After Church – Some Thoughts On Idolatry

I realize that this will be posted on a Monday, and usually such things were posted before on Sundays, but I would rather this one kept in the appropriate archive than lost to the wasteland of Monday Update’s ephemerality.


For whatever reason, I’ve heard the word “idolatry” thrown around rather flippantly, and mostly in reference to “putting other things before God”. In the current cultural context, this is one of the meanings associated with idolatry, but history shows us a far different picture than we might imagine.

First, almost every reference to the idea in the Bible contains, in addition, a direct reference to the worship and veneration of religious objects. That might seem an obvious distinction, but in no sense do the New Testament books which use the associated koine Greek words talk about the symbolic nature of such objects; rather, they mean the direct, intended veneration of an object. This has proved to create quite a controversy between Protestant and Catholic/Orthodox theologies, since Protestants tend to believe that the very use of any objects, symbolic or otherwise, in a religious context is what Paul decries. Catholics, on the other hand, are more likely to allow iconography of the saints and of Jesus Christ Himself; they see the images as an aid and a help to worship. Much of the contention rests in Exodus 20:2-5, as part of the Ten Commandments refers to the use of imagery:

“I am the Lord your God, who brought you out of the land of Egypt, out of the house of [a]slavery.

“You shall have no other gods [b]before Me.

“You shall not make for yourself [c]an idol, or any likeness of what is in heaven above or on the earth beneath or in the water under the earth. You shall not worship them or serve them; for I, the Lord your God, am a jealous God,visiting the iniquity of the fathers on the children, on the third and the fourth generations of those who hate Me,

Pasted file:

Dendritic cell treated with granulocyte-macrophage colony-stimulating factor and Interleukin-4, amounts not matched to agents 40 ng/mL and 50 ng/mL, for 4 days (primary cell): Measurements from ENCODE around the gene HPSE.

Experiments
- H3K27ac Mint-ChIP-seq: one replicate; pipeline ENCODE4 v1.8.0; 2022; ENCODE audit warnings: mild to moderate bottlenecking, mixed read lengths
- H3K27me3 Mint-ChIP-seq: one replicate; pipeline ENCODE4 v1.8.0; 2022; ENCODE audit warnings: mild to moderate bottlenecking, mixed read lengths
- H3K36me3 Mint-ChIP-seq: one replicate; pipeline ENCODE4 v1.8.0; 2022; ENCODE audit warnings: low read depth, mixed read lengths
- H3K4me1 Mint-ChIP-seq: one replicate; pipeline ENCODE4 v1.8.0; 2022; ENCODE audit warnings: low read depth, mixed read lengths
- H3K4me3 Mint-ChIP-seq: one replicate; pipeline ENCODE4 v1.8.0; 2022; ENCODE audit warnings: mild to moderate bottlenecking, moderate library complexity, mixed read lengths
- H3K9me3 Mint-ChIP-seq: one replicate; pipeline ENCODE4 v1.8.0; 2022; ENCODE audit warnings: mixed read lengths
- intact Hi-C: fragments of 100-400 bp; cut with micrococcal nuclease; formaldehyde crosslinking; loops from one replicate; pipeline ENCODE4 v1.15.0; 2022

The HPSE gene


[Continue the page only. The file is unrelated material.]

Of course, note that the word “idol” does appear; as far as Jewish texts go, there’s no specific definition of idols or idolatry, but general commands do exist against the practice in various contexts. Various Biblical characters also display utter horror at any kind of idol worship (Abraham destroys his father’s idols, just for one mention, but plenty of others follow). The Hebrew Bible prohibits the worship of idols (or images), the worship of polytheistic gods by use of idols (or images), the worship of animals or people, and the use of idols in the worship of God.

While you might personally decide these all fall under a general category of “worshiping things other than God”, they remain specific commands in specific contexts. We know that most idols were used in contexts where God forbade acts used in their presence, including sex rites and child sacrifice, so these are often assumed parts of such provisions. That’s where we get the idea that prostitution represents unfaithfulness, and hence why we also see idolatry as a form of spiritual prostitution. We should also remember that, at the time of these books, the image and the god were seen as one and the same; only later did the distinction emerge between god and image (which, as you might suspect, made the idea of an incorporeal, all-powerful God a difficult concept to grasp for the general Israelite public), as we can see in 1 Kings 18 when Elijah’s dare sees followers of Baal call the god without the need of an idol.

Obviously, your opinion on the issue will come down to interpretation and personal belief. People throughout the ages have noted that, for example, the Ark of the Covenant was adorned with images of heavenly beings (cherubim). As well, different sorts of honor can be afforded different places in the thought of the believer as to whether or not objects can be venerated in a highest worship sense due the Creator, or simply a respect of holy actions committed by the saints (ultimately, such acts derive from God regardless, as they might say).

Colloquially, then, it has come to mean the veneration, adoration, or intentional focus on something other than God (at least in American evangelical Christianity), and so that is commonly the use that we see it in. My greater question is, do we find this sort of distinction helpful? Let’s say we use it in the context of “focusing on God” rather than on “other things”. What, exactly, do you mean when you say “focus on God” or “spend time with God”?